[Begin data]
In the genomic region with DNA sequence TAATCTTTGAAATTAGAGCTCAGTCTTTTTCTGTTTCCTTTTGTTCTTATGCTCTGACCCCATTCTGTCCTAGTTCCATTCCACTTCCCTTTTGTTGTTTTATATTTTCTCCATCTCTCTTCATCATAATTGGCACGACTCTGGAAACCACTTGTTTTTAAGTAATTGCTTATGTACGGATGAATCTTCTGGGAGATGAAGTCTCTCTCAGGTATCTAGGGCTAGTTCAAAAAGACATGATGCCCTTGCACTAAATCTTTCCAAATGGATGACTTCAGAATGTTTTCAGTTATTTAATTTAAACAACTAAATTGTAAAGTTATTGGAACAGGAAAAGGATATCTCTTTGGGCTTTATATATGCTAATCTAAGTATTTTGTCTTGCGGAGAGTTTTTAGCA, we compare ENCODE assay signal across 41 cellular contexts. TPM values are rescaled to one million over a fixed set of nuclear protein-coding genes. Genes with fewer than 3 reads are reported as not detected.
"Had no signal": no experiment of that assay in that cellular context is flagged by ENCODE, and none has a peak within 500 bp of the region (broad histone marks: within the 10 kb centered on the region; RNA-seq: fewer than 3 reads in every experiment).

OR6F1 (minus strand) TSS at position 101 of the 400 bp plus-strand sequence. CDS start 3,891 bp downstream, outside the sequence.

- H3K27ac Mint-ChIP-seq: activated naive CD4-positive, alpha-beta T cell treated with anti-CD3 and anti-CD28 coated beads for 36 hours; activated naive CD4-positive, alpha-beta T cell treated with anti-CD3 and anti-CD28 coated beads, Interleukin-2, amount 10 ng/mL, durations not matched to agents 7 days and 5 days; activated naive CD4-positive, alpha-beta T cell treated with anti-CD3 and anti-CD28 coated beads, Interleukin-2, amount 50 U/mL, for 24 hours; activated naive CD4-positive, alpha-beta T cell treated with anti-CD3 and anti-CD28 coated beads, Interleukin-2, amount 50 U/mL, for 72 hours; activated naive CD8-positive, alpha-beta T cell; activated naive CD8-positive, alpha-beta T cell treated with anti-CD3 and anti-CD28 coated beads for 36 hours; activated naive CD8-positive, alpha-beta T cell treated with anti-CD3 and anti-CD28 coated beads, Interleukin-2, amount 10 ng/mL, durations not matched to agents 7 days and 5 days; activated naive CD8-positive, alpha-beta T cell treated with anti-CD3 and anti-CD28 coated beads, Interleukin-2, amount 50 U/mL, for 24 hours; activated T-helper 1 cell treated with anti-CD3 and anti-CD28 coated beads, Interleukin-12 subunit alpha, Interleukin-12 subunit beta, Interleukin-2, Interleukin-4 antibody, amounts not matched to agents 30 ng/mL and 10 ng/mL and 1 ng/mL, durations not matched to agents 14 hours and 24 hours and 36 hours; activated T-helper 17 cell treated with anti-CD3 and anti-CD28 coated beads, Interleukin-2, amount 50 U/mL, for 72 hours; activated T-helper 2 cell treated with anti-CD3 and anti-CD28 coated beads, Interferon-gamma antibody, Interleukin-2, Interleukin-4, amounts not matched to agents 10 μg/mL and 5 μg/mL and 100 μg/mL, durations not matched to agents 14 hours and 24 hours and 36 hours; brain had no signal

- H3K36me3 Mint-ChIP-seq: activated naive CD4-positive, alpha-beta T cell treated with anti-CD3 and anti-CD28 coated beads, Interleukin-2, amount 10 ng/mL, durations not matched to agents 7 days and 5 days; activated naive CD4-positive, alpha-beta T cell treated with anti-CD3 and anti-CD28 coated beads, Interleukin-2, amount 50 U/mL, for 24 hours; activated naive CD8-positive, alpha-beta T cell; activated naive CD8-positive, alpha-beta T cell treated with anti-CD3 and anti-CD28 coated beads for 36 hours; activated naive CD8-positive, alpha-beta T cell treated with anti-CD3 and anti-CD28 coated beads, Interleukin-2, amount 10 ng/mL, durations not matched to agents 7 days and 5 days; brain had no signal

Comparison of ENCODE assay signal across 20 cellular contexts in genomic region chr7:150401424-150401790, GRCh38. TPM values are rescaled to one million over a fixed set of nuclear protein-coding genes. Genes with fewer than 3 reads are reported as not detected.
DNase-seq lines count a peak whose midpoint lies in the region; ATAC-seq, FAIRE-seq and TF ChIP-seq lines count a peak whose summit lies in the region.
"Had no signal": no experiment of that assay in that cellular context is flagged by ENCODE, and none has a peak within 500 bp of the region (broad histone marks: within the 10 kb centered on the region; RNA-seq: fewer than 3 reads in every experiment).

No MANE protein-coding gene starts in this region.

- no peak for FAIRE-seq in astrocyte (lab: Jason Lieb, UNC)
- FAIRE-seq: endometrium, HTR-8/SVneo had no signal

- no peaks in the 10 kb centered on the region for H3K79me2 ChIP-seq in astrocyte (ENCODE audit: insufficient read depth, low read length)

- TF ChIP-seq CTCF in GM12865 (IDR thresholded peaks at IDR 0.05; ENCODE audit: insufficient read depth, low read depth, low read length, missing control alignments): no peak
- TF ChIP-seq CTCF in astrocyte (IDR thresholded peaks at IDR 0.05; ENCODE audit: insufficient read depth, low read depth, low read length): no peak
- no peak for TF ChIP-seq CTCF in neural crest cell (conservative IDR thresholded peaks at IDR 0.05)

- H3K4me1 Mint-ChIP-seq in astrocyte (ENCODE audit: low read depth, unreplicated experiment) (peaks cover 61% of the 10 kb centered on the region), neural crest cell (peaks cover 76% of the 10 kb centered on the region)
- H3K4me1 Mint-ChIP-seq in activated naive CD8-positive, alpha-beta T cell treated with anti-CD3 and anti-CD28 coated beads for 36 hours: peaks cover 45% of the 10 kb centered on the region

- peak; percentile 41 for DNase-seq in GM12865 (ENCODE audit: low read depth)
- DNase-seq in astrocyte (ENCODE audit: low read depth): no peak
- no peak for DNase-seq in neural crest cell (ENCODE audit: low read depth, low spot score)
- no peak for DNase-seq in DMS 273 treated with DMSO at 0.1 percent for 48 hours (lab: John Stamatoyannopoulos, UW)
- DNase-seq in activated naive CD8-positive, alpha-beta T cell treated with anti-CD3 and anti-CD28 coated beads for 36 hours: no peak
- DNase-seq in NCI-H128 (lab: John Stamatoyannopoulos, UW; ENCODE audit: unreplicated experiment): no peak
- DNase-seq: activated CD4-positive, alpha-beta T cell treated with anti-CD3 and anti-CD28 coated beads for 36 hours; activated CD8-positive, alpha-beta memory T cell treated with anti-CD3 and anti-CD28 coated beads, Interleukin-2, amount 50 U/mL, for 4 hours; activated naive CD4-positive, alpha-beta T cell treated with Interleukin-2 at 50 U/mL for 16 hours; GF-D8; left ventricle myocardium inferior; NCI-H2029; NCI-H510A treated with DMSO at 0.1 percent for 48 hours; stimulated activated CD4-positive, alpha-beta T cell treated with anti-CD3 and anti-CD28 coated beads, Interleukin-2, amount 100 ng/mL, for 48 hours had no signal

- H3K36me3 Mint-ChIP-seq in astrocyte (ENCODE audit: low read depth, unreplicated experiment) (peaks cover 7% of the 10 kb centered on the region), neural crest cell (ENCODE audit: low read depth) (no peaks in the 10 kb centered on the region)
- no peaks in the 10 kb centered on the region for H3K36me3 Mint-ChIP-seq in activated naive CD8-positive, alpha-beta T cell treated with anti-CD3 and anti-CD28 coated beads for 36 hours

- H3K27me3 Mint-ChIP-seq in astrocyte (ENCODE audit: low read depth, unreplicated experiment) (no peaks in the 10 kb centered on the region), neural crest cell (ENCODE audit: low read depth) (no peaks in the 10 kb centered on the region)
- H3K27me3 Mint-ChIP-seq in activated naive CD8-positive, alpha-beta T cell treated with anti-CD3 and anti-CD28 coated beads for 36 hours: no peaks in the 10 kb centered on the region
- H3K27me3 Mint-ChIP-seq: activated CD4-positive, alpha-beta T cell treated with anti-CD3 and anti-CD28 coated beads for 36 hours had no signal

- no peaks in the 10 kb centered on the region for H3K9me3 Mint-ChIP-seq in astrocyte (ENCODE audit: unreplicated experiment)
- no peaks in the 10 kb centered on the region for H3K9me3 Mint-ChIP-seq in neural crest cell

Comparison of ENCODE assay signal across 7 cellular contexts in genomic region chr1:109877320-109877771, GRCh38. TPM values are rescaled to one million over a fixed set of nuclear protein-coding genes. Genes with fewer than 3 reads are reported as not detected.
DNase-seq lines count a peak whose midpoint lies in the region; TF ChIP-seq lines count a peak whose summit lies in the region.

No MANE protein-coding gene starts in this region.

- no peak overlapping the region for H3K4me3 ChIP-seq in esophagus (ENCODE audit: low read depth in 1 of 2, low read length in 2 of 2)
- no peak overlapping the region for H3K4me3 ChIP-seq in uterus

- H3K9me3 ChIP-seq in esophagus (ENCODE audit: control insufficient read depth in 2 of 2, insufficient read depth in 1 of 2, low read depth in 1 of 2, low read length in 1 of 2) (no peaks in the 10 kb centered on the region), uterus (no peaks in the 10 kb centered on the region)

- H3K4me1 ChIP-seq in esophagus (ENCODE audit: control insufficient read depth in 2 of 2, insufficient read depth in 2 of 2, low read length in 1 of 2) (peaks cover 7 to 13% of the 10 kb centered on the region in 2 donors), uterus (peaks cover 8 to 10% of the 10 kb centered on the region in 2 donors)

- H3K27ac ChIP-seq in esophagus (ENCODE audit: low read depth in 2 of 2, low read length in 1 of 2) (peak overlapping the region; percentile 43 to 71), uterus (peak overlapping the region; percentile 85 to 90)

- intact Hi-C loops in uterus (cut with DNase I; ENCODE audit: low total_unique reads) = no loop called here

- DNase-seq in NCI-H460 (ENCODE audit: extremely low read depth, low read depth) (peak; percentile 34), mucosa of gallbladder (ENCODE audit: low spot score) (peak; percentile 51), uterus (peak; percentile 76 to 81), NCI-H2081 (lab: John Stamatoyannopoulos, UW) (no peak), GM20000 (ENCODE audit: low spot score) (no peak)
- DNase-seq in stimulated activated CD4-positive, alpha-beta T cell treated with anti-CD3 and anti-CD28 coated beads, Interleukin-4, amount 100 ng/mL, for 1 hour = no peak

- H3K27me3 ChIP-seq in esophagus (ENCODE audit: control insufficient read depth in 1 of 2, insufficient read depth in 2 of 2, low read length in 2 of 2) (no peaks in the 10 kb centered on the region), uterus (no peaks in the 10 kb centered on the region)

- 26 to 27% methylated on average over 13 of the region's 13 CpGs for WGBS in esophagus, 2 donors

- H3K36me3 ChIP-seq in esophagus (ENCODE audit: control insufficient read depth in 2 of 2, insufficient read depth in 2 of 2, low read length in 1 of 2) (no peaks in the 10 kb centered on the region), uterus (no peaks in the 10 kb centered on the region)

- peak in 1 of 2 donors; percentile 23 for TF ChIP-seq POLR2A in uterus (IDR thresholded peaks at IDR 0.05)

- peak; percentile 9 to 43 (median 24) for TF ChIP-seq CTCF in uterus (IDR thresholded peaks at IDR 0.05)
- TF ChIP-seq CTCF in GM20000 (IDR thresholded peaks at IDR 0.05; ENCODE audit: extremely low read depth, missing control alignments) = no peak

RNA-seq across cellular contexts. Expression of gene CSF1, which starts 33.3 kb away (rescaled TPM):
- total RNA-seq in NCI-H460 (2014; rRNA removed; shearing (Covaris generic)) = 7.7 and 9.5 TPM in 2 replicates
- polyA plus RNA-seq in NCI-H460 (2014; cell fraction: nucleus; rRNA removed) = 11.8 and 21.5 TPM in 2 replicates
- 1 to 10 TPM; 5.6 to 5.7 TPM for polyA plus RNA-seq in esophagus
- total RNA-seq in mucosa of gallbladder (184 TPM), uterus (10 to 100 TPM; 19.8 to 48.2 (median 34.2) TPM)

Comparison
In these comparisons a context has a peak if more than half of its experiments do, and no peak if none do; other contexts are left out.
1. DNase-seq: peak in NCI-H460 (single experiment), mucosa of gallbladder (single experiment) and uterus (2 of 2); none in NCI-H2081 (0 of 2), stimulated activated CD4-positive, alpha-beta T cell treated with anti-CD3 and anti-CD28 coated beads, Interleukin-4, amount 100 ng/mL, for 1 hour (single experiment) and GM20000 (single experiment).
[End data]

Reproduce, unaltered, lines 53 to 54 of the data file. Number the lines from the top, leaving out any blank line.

- total RNA-seq in mucosa of gallbladder (184 TPM), uterus (10 to 100 TPM; 19.8 to 48.2 (median 34.2) TPM)

Comparison